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NEWS
August 15, 1988 | MICHAEL PARKS, Times Staff Writer
The Soviet Union on Sunday completed the withdrawal of half of its troops from Afghanistan, one day before the agreed deadline, the commander of Soviet forces in that country said. Lt. Gen. Boris Gromov, speaking at a press conference in Kabul, the Afghan capital, said that none of his forces remain in 25 of Afghanistan's 31 provinces and that the estimated 50,000 Soviet soldiers still in the country will leave over the next six months under terms of a U.N.-sponsored agreement.
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WORLD
November 7, 2012 | By David S. Cloud, Los Angeles Times
KANDAHAR, Afghanistan - Army Spc. Steve Beaty was on alert for signs of danger, well aware of a surge in attacks on U.S. troops by Afghans wearing police or army uniforms. The guard approaching him in a bulky coat, hands crossed at his waist, looked suspicious. With the Afghan only 15 feet away, Beaty raised his M-4 rifle. It was then that the guard detonated his suicide vest, shooting ball bearings and shrapnel across a landing zone where two dozen American soldiers, CIA operatives, interpreters and Afghan intelligence officials had just arrived on two helicopters.
WORLD
June 9, 2013 | By Hashmat Baktash and Mark Magnier
KABUL, Afghanistan  -- Insurgents attacked the military side of Kabul's international airport at dawn Monday, jarring residents of the Afghan capital awake to the sound of explosions and gunfire. The area houses a key NATO strategic headquarters, but that part of the complex reportedly was not breached. The attack began around 4:20 a.m., just before sunrise in Kabul, with those living in the neighborhood reporting several blasts that sounded like rocket-propelled grenades, followed by automatic gunfire.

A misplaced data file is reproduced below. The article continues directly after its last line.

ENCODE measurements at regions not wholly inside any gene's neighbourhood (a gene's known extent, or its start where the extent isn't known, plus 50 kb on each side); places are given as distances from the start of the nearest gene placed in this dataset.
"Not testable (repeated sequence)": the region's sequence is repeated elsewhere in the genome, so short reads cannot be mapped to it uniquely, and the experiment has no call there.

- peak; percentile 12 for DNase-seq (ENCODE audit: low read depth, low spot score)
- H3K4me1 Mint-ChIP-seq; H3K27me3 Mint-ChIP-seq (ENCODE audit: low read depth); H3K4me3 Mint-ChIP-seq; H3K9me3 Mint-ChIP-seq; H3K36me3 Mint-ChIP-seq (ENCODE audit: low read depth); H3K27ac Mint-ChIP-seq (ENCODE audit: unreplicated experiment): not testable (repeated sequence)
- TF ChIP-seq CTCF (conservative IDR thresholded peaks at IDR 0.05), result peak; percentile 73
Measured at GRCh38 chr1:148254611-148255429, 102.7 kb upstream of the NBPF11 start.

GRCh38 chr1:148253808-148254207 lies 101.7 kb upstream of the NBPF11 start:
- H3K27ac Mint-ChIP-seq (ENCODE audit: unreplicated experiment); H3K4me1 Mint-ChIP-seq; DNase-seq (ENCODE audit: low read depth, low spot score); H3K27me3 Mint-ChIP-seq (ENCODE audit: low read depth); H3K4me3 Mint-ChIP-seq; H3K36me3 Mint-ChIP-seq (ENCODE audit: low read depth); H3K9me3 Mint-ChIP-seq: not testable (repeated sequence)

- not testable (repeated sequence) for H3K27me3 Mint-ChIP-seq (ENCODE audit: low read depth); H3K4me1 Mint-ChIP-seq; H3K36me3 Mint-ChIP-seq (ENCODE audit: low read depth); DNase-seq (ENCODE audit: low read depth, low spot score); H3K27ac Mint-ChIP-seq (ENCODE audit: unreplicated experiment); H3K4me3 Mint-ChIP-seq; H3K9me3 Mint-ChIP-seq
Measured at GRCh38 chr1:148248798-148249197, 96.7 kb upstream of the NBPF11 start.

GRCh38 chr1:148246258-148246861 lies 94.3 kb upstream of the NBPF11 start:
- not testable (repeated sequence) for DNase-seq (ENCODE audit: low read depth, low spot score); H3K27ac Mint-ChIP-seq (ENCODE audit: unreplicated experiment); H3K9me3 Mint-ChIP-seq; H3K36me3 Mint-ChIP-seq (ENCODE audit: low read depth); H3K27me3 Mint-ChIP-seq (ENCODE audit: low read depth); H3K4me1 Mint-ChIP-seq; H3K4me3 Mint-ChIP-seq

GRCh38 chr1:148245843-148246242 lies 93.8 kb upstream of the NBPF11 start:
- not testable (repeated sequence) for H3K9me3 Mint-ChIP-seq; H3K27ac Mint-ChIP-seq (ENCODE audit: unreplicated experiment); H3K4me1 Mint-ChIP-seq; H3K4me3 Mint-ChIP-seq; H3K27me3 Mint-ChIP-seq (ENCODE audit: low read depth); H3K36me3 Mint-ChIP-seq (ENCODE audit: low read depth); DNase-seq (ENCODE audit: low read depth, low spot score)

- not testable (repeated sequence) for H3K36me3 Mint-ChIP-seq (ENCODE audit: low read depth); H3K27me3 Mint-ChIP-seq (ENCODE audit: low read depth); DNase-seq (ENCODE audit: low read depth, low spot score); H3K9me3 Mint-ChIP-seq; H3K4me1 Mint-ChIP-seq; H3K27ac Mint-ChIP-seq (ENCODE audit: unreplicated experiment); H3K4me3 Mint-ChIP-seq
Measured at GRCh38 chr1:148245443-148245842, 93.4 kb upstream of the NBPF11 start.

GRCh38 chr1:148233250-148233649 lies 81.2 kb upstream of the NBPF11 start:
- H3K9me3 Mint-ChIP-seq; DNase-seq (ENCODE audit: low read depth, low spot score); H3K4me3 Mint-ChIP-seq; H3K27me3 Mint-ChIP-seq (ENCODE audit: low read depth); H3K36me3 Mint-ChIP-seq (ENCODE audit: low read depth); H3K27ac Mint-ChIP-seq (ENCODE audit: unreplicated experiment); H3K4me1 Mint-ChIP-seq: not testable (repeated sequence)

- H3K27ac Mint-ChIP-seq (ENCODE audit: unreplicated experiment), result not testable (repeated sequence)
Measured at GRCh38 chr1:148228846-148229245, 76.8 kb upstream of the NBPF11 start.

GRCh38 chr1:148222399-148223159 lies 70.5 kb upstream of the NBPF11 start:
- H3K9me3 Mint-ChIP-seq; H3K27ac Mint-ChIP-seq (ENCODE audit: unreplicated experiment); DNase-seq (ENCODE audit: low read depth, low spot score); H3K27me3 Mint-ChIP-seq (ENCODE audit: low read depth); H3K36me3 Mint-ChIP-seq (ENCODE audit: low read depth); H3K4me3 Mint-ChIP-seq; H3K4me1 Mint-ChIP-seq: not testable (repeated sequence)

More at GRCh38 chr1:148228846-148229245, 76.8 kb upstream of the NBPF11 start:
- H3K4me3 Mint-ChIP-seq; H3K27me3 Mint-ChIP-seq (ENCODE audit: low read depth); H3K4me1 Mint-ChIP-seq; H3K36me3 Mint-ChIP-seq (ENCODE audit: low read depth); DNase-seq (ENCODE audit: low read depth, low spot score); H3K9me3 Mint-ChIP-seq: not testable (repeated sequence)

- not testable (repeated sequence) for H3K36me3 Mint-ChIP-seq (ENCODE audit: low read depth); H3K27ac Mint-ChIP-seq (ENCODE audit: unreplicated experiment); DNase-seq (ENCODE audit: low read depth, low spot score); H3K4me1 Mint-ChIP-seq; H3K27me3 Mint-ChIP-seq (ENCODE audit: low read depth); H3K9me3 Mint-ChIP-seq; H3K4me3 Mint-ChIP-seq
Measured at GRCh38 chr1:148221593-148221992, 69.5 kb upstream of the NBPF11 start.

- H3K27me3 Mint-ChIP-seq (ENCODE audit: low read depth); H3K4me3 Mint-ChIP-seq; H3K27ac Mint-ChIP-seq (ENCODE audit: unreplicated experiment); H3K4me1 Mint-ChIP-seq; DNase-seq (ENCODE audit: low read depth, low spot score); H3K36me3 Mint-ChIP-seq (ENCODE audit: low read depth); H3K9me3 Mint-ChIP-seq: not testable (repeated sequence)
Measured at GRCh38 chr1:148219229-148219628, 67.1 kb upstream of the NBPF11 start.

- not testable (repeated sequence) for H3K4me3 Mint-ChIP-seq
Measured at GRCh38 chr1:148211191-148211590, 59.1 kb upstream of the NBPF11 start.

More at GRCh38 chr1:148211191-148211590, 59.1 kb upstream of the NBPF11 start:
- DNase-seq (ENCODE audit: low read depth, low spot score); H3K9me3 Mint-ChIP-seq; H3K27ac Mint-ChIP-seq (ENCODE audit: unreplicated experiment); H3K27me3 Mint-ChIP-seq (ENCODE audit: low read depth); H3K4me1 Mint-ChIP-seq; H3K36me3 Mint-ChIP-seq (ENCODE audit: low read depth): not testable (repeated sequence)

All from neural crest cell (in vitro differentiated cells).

WORLD
February 14, 2013 | By Shashank Bengali, Los Angeles Times
KABUL, Afghanistan - Over the last 25 days, something unusual has happened in Afghanistan: Not one U.S. service member has been killed. The lion's share of the fighting - and dying - is now being done by Afghans. The last American troop death, from injuries suffered in a December roadside bombing, occurred Jan. 20, marking the longest stretch without a fatality since 2008 and offering a glimmer of evidence that the United States' 11-year war is in its twilight. Deaths among U.S. troops in Afghanistan last year reached a four-year low as commanders hailed a tipping point in a conflict that has claimed more than 2,100 American lives.
WORLD
December 9, 2012 | By David S. Cloud, Los Angeles Times
KANDAHAR, Afghanistan - Fifteen U.S. soldiers huddle in a circle. A blue Toyota packed with explosives has been reported somewhere in the city. The troops bow their heads and clasp hands. "Dear Lord, protect us and protect those entrusted to us as we help the Afghans protect themselves," says Lt. Col. Patrick Michaelis, their gangly 41-year-old commander. "Amen," say his men. Every trip outside the wire begins the same way: a quick check of the latest intelligence, then the prayer, which never varies.